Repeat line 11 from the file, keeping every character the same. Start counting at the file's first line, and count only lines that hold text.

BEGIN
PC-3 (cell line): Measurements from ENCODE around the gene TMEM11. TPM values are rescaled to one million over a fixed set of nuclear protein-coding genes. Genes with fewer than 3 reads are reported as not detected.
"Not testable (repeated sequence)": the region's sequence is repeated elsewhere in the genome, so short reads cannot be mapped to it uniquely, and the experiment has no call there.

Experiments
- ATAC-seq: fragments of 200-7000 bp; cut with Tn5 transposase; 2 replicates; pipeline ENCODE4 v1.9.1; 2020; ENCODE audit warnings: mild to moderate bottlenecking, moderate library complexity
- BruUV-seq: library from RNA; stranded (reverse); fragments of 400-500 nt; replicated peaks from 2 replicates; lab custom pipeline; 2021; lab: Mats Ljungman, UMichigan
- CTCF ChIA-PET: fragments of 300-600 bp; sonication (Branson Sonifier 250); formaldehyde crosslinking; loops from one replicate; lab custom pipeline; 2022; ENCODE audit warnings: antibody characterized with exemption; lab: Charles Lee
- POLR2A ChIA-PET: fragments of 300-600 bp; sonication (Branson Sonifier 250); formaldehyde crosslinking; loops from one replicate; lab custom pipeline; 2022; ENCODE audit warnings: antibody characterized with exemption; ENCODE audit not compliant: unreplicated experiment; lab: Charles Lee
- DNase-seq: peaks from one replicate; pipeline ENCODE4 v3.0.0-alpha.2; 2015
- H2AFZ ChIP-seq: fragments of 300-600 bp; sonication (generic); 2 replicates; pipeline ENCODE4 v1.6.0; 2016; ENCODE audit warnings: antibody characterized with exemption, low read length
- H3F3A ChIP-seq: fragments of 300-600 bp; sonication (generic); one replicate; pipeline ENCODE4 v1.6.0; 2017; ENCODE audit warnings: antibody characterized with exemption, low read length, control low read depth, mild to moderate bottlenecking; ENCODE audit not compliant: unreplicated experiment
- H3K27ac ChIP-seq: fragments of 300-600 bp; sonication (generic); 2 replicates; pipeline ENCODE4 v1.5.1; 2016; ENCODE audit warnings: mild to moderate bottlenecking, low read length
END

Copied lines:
- H3K27ac ChIP-seq: fragments of 300-600 bp; sonication (generic); 2 replicates; pipeline ENCODE4 v1.5.1; 2016; ENCODE audit warnings: mild to moderate bottlenecking, low read length